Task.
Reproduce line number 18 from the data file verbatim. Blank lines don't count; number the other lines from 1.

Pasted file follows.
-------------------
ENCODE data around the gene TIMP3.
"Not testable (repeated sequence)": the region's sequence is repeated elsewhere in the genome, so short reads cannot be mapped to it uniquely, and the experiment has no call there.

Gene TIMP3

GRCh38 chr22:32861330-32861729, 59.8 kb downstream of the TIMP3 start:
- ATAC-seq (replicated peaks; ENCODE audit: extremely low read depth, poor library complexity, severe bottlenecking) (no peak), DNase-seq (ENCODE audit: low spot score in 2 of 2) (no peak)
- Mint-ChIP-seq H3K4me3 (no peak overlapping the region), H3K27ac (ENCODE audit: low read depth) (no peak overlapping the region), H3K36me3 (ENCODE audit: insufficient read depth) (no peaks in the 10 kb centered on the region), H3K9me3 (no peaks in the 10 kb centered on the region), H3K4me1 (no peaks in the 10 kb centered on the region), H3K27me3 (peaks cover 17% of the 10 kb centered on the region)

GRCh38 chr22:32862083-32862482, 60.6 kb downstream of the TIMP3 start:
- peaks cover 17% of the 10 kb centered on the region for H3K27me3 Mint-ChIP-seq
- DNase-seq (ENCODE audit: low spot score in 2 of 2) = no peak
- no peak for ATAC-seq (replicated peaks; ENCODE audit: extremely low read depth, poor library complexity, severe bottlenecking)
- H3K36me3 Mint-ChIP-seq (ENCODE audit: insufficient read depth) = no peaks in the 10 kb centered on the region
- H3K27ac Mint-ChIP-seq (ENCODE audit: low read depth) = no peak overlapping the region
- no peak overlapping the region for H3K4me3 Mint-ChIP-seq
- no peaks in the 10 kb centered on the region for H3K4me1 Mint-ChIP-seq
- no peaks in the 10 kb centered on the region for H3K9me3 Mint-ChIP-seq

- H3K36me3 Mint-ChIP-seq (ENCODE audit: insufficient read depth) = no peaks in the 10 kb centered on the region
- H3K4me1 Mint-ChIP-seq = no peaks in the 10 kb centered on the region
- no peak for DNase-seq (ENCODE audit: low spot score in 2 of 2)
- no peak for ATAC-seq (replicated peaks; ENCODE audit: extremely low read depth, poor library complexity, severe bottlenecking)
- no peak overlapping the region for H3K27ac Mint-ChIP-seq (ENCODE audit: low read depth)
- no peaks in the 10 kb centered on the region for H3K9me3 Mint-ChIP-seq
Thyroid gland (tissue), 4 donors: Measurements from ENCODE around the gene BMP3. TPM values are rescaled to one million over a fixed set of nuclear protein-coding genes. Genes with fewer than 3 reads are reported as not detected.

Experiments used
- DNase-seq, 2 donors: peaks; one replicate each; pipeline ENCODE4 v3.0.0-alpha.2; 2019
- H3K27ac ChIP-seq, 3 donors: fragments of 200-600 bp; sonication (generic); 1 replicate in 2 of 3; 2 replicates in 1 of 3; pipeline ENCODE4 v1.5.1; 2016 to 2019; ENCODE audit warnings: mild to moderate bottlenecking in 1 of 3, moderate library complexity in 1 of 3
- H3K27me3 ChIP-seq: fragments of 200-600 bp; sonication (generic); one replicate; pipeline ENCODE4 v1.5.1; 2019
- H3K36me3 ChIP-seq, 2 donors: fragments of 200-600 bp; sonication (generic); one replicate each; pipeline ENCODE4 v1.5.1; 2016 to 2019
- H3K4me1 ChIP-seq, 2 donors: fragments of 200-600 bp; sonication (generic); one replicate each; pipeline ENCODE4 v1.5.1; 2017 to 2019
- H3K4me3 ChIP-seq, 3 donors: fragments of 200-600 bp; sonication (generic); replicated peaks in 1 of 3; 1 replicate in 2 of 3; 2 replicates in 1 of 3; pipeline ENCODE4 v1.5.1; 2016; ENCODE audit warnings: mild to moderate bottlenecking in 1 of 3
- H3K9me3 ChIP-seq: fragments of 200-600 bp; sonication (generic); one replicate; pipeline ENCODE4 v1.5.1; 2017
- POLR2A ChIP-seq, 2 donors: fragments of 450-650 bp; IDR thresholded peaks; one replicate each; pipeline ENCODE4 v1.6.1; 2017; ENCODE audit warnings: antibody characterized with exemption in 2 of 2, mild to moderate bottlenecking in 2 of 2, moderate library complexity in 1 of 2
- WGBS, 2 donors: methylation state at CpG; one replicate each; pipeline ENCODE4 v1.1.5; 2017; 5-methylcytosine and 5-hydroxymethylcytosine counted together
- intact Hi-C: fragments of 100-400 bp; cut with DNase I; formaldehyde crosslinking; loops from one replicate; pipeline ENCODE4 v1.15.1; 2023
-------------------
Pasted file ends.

- no peak for DNase-seq (ENCODE audit: low spot score in 2 of 2)